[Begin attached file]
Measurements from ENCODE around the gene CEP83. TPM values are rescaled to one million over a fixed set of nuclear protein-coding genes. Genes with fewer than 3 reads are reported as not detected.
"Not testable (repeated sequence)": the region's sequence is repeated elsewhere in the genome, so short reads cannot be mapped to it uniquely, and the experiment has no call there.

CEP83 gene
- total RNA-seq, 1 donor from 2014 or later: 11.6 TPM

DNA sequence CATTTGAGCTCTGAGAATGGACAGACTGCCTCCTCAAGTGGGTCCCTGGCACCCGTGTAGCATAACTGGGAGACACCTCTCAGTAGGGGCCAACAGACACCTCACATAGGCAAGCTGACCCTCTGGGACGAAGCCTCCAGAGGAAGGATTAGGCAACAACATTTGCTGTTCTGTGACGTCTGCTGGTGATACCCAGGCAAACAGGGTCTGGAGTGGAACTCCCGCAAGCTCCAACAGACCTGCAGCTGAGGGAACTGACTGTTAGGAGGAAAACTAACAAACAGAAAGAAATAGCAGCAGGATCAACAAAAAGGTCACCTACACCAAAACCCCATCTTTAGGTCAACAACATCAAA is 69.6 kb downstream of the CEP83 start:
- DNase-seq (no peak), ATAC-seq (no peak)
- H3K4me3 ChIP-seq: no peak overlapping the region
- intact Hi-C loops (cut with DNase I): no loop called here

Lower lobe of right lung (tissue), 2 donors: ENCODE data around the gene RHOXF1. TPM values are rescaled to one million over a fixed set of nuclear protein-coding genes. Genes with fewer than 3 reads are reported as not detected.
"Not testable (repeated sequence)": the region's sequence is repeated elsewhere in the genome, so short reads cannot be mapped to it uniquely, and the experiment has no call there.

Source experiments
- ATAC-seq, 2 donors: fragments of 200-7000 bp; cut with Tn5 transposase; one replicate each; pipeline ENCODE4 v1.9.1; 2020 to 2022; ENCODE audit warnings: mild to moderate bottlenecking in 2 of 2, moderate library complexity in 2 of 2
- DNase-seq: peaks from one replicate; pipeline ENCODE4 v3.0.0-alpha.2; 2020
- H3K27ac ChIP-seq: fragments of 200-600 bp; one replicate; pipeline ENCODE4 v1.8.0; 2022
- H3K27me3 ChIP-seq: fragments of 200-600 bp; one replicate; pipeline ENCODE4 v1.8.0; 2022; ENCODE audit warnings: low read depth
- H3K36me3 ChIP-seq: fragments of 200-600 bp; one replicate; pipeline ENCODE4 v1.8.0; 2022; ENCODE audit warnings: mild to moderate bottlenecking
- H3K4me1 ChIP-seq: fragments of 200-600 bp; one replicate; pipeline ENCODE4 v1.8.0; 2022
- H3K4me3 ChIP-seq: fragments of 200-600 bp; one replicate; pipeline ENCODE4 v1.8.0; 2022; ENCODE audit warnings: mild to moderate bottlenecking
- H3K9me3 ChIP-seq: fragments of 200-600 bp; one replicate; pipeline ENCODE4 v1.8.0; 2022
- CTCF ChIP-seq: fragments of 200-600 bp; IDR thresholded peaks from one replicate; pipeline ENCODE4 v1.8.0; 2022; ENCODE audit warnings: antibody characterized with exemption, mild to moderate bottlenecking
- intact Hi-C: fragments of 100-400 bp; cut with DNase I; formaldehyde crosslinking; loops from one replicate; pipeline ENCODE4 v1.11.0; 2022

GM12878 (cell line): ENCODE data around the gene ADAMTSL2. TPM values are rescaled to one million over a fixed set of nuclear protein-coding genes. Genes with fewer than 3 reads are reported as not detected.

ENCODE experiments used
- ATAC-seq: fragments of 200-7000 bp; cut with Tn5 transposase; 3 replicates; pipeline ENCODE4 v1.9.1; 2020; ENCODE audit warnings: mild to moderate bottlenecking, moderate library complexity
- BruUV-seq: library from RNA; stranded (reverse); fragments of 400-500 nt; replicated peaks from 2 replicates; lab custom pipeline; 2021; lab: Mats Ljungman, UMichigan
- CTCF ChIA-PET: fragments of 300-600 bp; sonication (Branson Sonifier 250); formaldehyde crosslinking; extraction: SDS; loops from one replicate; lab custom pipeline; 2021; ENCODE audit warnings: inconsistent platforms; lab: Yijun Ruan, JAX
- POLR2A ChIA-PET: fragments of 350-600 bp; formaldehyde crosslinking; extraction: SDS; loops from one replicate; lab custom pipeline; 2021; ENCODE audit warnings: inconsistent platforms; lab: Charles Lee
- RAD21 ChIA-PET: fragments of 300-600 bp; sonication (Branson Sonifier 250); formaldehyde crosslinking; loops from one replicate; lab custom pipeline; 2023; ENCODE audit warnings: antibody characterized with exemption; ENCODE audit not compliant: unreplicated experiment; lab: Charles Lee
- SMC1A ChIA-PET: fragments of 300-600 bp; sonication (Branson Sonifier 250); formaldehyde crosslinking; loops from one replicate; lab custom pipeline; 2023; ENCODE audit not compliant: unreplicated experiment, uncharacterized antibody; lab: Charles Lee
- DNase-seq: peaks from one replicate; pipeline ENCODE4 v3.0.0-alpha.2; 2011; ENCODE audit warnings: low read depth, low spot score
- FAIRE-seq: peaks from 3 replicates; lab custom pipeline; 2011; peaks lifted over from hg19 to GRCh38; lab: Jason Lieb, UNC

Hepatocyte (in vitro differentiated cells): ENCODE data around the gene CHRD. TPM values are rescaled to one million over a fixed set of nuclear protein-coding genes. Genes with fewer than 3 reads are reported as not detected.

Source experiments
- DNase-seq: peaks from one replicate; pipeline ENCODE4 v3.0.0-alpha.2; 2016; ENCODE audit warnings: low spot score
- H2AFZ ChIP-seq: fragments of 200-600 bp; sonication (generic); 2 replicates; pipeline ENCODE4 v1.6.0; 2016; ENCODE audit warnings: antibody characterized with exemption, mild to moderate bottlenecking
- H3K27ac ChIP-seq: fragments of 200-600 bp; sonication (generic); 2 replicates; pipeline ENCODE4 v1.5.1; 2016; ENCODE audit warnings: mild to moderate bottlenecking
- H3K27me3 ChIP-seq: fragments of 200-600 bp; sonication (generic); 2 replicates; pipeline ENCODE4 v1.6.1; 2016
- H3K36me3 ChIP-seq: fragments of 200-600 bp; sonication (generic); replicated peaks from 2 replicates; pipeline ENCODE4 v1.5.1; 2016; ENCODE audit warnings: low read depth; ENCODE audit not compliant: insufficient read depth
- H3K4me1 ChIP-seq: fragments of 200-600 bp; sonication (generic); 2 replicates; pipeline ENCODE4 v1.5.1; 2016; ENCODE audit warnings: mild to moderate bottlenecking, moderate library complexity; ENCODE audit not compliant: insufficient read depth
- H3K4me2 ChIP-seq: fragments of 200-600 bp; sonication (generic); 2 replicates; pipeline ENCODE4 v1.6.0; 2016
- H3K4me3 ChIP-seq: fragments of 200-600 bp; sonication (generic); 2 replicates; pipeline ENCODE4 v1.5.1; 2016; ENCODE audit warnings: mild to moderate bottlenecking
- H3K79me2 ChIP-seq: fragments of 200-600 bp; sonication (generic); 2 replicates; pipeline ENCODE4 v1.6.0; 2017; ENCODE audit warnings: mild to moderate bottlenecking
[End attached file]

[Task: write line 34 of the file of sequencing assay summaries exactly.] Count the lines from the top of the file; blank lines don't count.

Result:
- DNase-seq: peaks from one replicate; pipeline ENCODE4 v3.0.0-alpha.2; 2016; ENCODE audit warnings: low spot score